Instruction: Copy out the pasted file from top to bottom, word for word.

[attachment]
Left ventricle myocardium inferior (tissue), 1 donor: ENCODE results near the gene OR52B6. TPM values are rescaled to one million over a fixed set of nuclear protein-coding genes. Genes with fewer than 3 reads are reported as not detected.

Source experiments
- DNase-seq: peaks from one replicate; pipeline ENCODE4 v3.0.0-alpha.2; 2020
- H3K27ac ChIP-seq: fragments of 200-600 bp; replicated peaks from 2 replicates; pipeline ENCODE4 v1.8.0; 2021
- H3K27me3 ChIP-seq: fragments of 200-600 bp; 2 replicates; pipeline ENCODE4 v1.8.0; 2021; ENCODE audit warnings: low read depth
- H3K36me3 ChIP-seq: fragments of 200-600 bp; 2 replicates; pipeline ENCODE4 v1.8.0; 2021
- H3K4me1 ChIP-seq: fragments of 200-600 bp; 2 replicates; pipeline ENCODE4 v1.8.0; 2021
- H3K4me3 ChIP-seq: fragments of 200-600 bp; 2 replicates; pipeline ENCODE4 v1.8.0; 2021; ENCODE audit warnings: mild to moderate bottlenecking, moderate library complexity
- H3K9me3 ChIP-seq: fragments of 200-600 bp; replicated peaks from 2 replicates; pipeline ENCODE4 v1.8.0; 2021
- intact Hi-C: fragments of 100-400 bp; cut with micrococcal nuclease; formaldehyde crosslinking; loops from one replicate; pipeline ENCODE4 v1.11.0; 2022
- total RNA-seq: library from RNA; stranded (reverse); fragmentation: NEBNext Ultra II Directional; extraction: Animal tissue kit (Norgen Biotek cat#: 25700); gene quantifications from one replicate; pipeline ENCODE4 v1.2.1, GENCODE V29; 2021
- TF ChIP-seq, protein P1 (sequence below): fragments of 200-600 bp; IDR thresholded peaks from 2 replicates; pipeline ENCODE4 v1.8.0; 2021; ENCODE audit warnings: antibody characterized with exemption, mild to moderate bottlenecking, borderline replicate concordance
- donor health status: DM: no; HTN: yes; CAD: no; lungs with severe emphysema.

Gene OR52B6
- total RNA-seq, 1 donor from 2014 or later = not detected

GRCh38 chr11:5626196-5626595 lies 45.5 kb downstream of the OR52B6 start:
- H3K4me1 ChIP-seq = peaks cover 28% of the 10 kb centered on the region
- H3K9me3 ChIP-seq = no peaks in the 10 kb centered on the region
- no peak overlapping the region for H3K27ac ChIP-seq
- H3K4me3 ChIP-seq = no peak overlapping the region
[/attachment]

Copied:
Left ventricle myocardium inferior (tissue), 1 donor: ENCODE results near the gene OR52B6. TPM values are rescaled to one million over a fixed set of nuclear protein-coding genes. Genes with fewer than 3 reads are reported as not detected.

Source experiments
- DNase-seq: peaks from one replicate; pipeline ENCODE4 v3.0.0-alpha.2; 2020
- H3K27ac ChIP-seq: fragments of 200-600 bp; replicated peaks from 2 replicates; pipeline ENCODE4 v1.8.0; 2021
- H3K27me3 ChIP-seq: fragments of 200-600 bp; 2 replicates; pipeline ENCODE4 v1.8.0; 2021; ENCODE audit warnings: low read depth
- H3K36me3 ChIP-seq: fragments of 200-600 bp; 2 replicates; pipeline ENCODE4 v1.8.0; 2021
- H3K4me1 ChIP-seq: fragments of 200-600 bp; 2 replicates; pipeline ENCODE4 v1.8.0; 2021
- H3K4me3 ChIP-seq: fragments of 200-600 bp; 2 replicates; pipeline ENCODE4 v1.8.0; 2021; ENCODE audit warnings: mild to moderate bottlenecking, moderate library complexity
- H3K9me3 ChIP-seq: fragments of 200-600 bp; replicated peaks from 2 replicates; pipeline ENCODE4 v1.8.0; 2021
- intact Hi-C: fragments of 100-400 bp; cut with micrococcal nuclease; formaldehyde crosslinking; loops from one replicate; pipeline ENCODE4 v1.11.0; 2022
- total RNA-seq: library from RNA; stranded (reverse); fragmentation: NEBNext Ultra II Directional; extraction: Animal tissue kit (Norgen Biotek cat#: 25700); gene quantifications from one replicate; pipeline ENCODE4 v1.2.1, GENCODE V29; 2021
- TF ChIP-seq, protein P1 (sequence below): fragments of 200-600 bp; IDR thresholded peaks from 2 replicates; pipeline ENCODE4 v1.8.0; 2021; ENCODE audit warnings: antibody characterized with exemption, mild to moderate bottlenecking, borderline replicate concordance
- donor health status: DM: no; HTN: yes; CAD: no; lungs with severe emphysema.

Gene OR52B6
- total RNA-seq, 1 donor from 2014 or later = not detected

GRCh38 chr11:5626196-5626595 lies 45.5 kb downstream of the OR52B6 start:
- H3K4me1 ChIP-seq = peaks cover 28% of the 10 kb centered on the region
- H3K9me3 ChIP-seq = no peaks in the 10 kb centered on the region
- no peak overlapping the region for H3K27ac ChIP-seq
- H3K4me3 ChIP-seq = no peak overlapping the region